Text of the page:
Firms at Mercy of Smarter, Faster Cyber-Criminals

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With more than 100,000 vulnerabilities published on the CVE list, organizations are struggling to keep pace with patching, leaving almost all firms vulnerable to attack, according to the new Threat Landscape Report released by Fortinet.

In today’s blog post, Fortinet researchers wrote that despite the vast number of known vulnerabilities, only 5.7% of those on the CVE list are being exploited in the wild, suggesting that trying to patch every vulnerability might be a fruitless endeavor for organizations.

Still, nearly all firms (96%) have experienced at least one severe exploit, and a quarter of companies were hit with crypto-mining malware. While the research did not find any new developments related to Apache Struts and Heartbleed during Q2, the report found that Microsoft was the number-one exploit target.

Of additional note was the finding that criminals are now using crypto-jacking on internet of things (IoT) home devices. Cyber-criminals have added IoT devices to their repertoires, often targeting home media devices because of their computational horsepower. The devices are always on and connected, so criminals target them and load continuously mining malware.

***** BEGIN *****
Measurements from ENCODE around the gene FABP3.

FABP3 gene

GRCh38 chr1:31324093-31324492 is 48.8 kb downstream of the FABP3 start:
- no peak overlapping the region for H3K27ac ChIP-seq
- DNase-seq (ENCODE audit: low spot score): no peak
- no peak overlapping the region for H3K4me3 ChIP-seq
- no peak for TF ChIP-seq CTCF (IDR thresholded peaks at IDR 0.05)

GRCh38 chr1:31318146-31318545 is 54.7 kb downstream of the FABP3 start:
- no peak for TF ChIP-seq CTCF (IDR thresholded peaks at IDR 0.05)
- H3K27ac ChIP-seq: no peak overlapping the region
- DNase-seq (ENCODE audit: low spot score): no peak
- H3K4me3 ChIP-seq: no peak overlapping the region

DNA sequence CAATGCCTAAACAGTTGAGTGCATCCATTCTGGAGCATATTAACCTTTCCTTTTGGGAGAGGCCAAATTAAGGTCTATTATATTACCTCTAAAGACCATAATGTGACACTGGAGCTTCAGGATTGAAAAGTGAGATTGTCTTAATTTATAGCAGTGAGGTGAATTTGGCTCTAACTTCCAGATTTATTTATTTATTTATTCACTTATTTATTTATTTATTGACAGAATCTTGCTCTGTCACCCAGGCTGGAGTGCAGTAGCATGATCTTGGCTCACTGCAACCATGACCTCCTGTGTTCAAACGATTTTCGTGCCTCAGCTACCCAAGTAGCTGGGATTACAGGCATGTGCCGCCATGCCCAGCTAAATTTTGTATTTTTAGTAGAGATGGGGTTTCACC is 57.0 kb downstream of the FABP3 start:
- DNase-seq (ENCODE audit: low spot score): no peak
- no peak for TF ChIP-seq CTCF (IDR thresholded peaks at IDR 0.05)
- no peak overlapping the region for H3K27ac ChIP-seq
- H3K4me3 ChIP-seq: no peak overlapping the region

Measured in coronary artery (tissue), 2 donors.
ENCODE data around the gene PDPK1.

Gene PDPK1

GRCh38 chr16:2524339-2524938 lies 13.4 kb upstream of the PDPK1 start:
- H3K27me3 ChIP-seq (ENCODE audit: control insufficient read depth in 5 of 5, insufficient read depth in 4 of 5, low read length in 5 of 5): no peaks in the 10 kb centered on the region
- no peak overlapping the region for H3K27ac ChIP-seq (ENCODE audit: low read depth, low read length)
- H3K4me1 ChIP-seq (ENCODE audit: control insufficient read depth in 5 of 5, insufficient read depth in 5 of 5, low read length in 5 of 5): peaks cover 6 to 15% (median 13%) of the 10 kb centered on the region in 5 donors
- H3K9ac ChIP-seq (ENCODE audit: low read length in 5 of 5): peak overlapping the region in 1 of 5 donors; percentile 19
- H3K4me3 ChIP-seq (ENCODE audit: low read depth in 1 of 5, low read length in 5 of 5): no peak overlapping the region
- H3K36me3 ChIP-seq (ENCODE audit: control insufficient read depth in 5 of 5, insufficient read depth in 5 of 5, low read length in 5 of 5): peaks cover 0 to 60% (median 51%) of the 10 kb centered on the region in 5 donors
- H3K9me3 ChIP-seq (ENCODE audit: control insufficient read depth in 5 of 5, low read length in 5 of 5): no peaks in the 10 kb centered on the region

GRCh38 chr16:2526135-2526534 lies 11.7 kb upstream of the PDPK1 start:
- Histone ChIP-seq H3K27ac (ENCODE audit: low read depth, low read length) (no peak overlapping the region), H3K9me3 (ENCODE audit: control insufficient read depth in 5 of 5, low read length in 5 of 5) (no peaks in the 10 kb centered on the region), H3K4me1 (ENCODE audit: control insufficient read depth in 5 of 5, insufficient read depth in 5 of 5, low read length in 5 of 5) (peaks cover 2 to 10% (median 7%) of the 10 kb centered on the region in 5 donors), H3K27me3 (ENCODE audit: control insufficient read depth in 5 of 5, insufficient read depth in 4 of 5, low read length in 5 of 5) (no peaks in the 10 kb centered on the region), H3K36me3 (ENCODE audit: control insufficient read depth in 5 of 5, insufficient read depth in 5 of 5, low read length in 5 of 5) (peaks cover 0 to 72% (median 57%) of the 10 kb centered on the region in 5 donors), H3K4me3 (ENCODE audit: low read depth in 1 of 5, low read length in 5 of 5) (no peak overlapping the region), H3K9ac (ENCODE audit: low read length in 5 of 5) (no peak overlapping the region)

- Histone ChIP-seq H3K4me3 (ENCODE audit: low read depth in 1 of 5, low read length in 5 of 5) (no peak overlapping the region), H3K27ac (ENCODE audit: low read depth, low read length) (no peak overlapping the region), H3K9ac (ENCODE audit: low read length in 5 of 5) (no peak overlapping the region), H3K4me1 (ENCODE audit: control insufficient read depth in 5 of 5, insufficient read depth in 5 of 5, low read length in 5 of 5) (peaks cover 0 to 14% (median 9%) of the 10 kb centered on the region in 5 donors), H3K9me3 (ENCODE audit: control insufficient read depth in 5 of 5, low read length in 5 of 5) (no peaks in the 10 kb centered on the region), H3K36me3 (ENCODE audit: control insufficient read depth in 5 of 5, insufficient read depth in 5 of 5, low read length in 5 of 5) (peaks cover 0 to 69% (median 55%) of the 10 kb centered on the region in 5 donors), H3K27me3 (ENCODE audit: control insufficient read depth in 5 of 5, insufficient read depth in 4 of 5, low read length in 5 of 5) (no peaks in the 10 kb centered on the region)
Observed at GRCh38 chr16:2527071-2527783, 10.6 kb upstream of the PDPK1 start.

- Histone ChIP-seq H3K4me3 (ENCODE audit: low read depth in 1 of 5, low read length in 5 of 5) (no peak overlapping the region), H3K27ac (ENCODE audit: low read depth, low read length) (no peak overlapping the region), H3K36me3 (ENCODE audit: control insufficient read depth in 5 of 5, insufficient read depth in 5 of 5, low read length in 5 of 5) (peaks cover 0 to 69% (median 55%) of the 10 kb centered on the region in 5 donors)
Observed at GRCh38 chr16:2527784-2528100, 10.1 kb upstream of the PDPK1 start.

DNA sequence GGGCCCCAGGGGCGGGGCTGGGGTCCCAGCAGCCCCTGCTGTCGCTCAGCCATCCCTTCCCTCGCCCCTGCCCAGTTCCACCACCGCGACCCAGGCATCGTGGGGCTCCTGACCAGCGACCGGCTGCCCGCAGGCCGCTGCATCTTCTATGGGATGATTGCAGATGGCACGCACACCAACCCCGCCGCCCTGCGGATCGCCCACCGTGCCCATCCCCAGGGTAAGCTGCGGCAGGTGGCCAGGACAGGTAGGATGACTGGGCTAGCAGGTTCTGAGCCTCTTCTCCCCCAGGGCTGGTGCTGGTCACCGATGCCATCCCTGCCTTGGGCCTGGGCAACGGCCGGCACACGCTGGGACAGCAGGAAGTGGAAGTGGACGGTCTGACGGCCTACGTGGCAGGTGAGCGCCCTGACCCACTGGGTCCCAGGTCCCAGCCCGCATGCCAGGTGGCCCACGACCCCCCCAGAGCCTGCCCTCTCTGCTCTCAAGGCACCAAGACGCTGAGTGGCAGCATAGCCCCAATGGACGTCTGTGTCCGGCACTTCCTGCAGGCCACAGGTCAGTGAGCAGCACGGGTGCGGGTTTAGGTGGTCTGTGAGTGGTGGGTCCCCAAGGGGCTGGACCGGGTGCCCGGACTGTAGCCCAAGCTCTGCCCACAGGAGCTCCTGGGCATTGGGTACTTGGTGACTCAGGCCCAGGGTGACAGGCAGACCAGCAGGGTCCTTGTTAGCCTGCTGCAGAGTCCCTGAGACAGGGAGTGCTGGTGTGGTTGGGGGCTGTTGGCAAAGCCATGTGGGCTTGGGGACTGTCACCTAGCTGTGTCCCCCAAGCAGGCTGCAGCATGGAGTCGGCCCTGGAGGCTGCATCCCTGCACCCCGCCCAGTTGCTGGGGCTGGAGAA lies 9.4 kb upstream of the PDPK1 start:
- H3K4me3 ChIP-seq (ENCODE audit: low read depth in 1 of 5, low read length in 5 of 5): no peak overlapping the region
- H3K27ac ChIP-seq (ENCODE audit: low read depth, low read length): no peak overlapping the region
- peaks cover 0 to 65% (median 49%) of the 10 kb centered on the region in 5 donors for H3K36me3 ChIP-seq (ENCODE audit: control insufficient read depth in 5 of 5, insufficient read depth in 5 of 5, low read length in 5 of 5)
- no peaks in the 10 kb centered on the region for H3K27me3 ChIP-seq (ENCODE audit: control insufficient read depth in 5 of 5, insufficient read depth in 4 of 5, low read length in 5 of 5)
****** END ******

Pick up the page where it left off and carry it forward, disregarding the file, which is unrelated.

“Cyber-adversaries are relentless. Increasingly, they are automating their tool sets and creating variations of known exploits. Of late, they are also more precise in their targeting, relying less on blanket attempts to find exploitable victims,” said Phil Quade, CISO, Fortinet in a press release.

Analysis of data on botnet trends revealed how cyber-criminals maximized impact, as was the case with Wicked, a new Mirai botnet variant, which added at least three exploits to its arsenal to target unpatched IoT devices.

In addition to the threats on critical infrastructure attacks using VPNFilter, Q2 also saw a new Anubis variant from the Bankbot family, capable of performing ransomware, keylogger, RAT functions, SMS interception, lock screen and call forwarding.

Malware authors have moved beyond polymorphism as a means of evading detection, and the report found that they have developed more agile practices that make it easier for them to bypass anti-malware products.

“Organizations should leverage automated and integrated defenses to address the problems of speed and scale, utilize high-performance behavior-based detection, and rely on AI-informed threat intelligence insights to focus their efforts on patching vulnerabilities that matter,” Quade said.

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